Franklin &  Marshall College Library

CHM474: Advanced Organic Chemistry

Journals at F&M

The library subscribes to many chemistry journals. Most of these journals contain original research; some include review articles, book reviews, and association news. If you are searching for a specific journal title, go to the Library's homepage and choose "List of Journals with Holdings at F&M."

Also, at Library's homepage, select "eResources by Subject" and "Chemistry" for a selected list of related databases and full-text journals at F&M.

Here's a selective list of relevant journals.

Tools for Locating Journal Articles

The following sources identify journal articles, and other primary materials, such as technical reports, patents, and dissertations. When using any indexing or abstracting service, it is important to note the scope and periods of coverage.

Chemical Abstracts
Sci Reference area and Periodicals
This is the most complete and comprehensive index to the chemical literature, but by virtue of its size, can be difficult to use for some purposes. Content is also searchable via SciFinder Scholar, an end-user interface to the Chemical Abstracts, REGISTRY and REFERENCES databases.

Consult the print Chemical Abstracts (1907-2000) For either substances or techniques, check first in the Index Guide to make sure you have the correct terminology. For individual substances, then look in the Chemical Substance Index; for classes of substances or for techniques, look in the General Subject Index. Heavily researched substances may have subject subheadings attached, such as compounds or preparation. For less common substances, simply scan the list under the subject heading.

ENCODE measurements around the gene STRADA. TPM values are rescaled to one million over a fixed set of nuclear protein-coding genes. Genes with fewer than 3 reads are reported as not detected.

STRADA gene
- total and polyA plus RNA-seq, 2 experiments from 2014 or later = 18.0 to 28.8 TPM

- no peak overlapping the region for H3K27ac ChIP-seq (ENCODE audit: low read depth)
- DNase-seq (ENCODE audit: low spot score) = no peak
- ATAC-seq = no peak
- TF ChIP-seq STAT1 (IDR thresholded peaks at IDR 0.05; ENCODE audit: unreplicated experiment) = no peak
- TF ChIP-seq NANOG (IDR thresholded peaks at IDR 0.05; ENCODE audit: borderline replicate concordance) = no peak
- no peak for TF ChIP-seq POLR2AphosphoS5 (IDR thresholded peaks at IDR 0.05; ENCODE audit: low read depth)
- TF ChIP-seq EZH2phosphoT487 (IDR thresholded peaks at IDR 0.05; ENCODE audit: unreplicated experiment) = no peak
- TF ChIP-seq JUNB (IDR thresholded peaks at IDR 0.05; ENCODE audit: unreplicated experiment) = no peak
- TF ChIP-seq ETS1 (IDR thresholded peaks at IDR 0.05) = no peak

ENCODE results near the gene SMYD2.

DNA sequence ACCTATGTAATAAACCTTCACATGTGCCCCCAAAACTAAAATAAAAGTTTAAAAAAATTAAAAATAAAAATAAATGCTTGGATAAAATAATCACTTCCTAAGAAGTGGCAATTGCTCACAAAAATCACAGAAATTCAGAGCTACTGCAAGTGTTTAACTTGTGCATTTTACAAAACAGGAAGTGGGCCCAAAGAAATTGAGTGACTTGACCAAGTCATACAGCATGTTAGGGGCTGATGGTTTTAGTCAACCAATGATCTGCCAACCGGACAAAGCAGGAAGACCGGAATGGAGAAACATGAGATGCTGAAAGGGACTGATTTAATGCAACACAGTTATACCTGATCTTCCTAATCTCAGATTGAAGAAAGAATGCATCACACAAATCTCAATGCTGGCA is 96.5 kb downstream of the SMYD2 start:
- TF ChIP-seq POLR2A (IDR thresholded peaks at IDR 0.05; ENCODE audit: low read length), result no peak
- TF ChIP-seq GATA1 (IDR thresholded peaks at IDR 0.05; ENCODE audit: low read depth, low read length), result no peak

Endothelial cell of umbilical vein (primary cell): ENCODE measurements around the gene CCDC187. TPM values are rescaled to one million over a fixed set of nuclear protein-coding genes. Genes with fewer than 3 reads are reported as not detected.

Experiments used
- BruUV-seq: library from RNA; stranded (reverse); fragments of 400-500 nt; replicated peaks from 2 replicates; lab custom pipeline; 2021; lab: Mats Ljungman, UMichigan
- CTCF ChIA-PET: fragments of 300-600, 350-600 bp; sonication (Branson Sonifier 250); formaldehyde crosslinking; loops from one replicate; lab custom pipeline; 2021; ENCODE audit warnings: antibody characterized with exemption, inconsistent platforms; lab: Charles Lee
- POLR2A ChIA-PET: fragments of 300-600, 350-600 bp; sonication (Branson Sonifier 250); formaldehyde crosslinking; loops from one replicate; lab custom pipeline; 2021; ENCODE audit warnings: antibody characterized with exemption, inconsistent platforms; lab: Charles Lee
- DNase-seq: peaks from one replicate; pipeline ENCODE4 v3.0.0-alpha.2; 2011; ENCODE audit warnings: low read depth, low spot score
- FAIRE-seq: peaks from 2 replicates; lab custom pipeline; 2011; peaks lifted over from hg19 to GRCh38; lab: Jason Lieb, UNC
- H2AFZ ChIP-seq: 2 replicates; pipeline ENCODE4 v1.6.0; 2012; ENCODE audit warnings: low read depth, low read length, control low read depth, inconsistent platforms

The years 1907-1991 are indexed in Cumulative Indexes covering 5 or 10 year periods. 1992-2000 are covered in Volume Indexes (6 months worth at a time). The cumulative indexes will give a volume and abstract number (e.g. 100:10715); volume indexes will just give the abstract number.

If you do not recognize a journal title from the Chemical Abstracts abbreviation, check the Chemical Abstracts Service Source Index (CASSI) available at Sci Ref Z5523.A52 2001.If you have trouble finding the correct chemical name for a substance in the Index Guide, try to locate its Chemical Abstracts Registry Number in the CRC Handbook of Chemistry and Physics or other handbook, then use the Registry Number Handbook to find the CA standard name.

ACS (American Chemical Society) Publications
Provides fully edited articles with complete graphics and links from all 35 ACS publications. Articles appear online anywhere from two weeks to three months before the article is available in print. Coverage extends back to 1879.

SciFinder Scholar
A desktop research tool with point and click access to Chemical Abstracts and Medline information. It is a client-server product which requires installation. Contact the Science Librarian for more information. Available for searching in the Chemistry Department and Science Library Tech Room. SFS is available for campus use only; our license limits use to 2 simultaneous users from a pool of 3 institutions. Covers 1907 to the present.

Web of Science (ISI)